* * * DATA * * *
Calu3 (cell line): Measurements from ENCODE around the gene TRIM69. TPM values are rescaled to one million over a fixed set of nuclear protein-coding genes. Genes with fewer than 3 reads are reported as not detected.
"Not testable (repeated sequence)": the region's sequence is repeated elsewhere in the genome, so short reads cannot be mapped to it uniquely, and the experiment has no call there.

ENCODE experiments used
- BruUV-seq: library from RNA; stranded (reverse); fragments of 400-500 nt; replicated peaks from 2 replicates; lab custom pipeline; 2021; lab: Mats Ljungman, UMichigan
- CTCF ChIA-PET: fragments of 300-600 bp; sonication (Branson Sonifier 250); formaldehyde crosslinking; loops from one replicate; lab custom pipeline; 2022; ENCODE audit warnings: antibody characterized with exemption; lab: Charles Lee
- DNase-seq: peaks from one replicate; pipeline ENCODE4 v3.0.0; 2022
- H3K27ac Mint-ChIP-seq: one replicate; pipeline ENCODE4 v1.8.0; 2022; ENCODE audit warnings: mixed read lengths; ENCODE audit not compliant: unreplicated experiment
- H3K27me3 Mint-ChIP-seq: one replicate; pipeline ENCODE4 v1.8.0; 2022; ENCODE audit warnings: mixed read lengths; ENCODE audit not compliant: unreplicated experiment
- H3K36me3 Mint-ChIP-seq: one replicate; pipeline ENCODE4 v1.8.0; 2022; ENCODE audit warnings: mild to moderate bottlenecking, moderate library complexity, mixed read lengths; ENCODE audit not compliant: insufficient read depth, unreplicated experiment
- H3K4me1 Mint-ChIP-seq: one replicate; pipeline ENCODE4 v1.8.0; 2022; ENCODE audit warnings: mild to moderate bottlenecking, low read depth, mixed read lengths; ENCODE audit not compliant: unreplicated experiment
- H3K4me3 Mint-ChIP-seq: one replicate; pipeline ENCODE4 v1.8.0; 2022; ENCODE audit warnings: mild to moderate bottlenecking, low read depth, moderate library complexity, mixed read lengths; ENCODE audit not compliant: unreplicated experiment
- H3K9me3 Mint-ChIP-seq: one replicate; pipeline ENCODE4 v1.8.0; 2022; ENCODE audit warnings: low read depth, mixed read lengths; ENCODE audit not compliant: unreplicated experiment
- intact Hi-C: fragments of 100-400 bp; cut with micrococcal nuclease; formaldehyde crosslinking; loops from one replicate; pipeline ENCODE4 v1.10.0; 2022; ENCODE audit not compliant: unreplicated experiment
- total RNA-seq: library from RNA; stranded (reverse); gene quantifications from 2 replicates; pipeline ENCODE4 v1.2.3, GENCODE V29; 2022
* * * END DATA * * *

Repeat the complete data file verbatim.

Calu3 (cell line): Measurements from ENCODE around the gene TRIM69. TPM values are rescaled to one million over a fixed set of nuclear protein-coding genes. Genes with fewer than 3 reads are reported as not detected.
"Not testable (repeated sequence)": the region's sequence is repeated elsewhere in the genome, so short reads cannot be mapped to it uniquely, and the experiment has no call there.

ENCODE experiments used
- BruUV-seq: library from RNA; stranded (reverse); fragments of 400-500 nt; replicated peaks from 2 replicates; lab custom pipeline; 2021; lab: Mats Ljungman, UMichigan
- CTCF ChIA-PET: fragments of 300-600 bp; sonication (Branson Sonifier 250); formaldehyde crosslinking; loops from one replicate; lab custom pipeline; 2022; ENCODE audit warnings: antibody characterized with exemption; lab: Charles Lee
- DNase-seq: peaks from one replicate; pipeline ENCODE4 v3.0.0; 2022
- H3K27ac Mint-ChIP-seq: one replicate; pipeline ENCODE4 v1.8.0; 2022; ENCODE audit warnings: mixed read lengths; ENCODE audit not compliant: unreplicated experiment
- H3K27me3 Mint-ChIP-seq: one replicate; pipeline ENCODE4 v1.8.0; 2022; ENCODE audit warnings: mixed read lengths; ENCODE audit not compliant: unreplicated experiment
- H3K36me3 Mint-ChIP-seq: one replicate; pipeline ENCODE4 v1.8.0; 2022; ENCODE audit warnings: mild to moderate bottlenecking, moderate library complexity, mixed read lengths; ENCODE audit not compliant: insufficient read depth, unreplicated experiment
- H3K4me1 Mint-ChIP-seq: one replicate; pipeline ENCODE4 v1.8.0; 2022; ENCODE audit warnings: mild to moderate bottlenecking, low read depth, mixed read lengths; ENCODE audit not compliant: unreplicated experiment
- H3K4me3 Mint-ChIP-seq: one replicate; pipeline ENCODE4 v1.8.0; 2022; ENCODE audit warnings: mild to moderate bottlenecking, low read depth, moderate library complexity, mixed read lengths; ENCODE audit not compliant: unreplicated experiment
- H3K9me3 Mint-ChIP-seq: one replicate; pipeline ENCODE4 v1.8.0; 2022; ENCODE audit warnings: low read depth, mixed read lengths; ENCODE audit not compliant: unreplicated experiment
- intact Hi-C: fragments of 100-400 bp; cut with micrococcal nuclease; formaldehyde crosslinking; loops from one replicate; pipeline ENCODE4 v1.10.0; 2022; ENCODE audit not compliant: unreplicated experiment
- total RNA-seq: library from RNA; stranded (reverse); gene quantifications from 2 replicates; pipeline ENCODE4 v1.2.3, GENCODE V29; 2022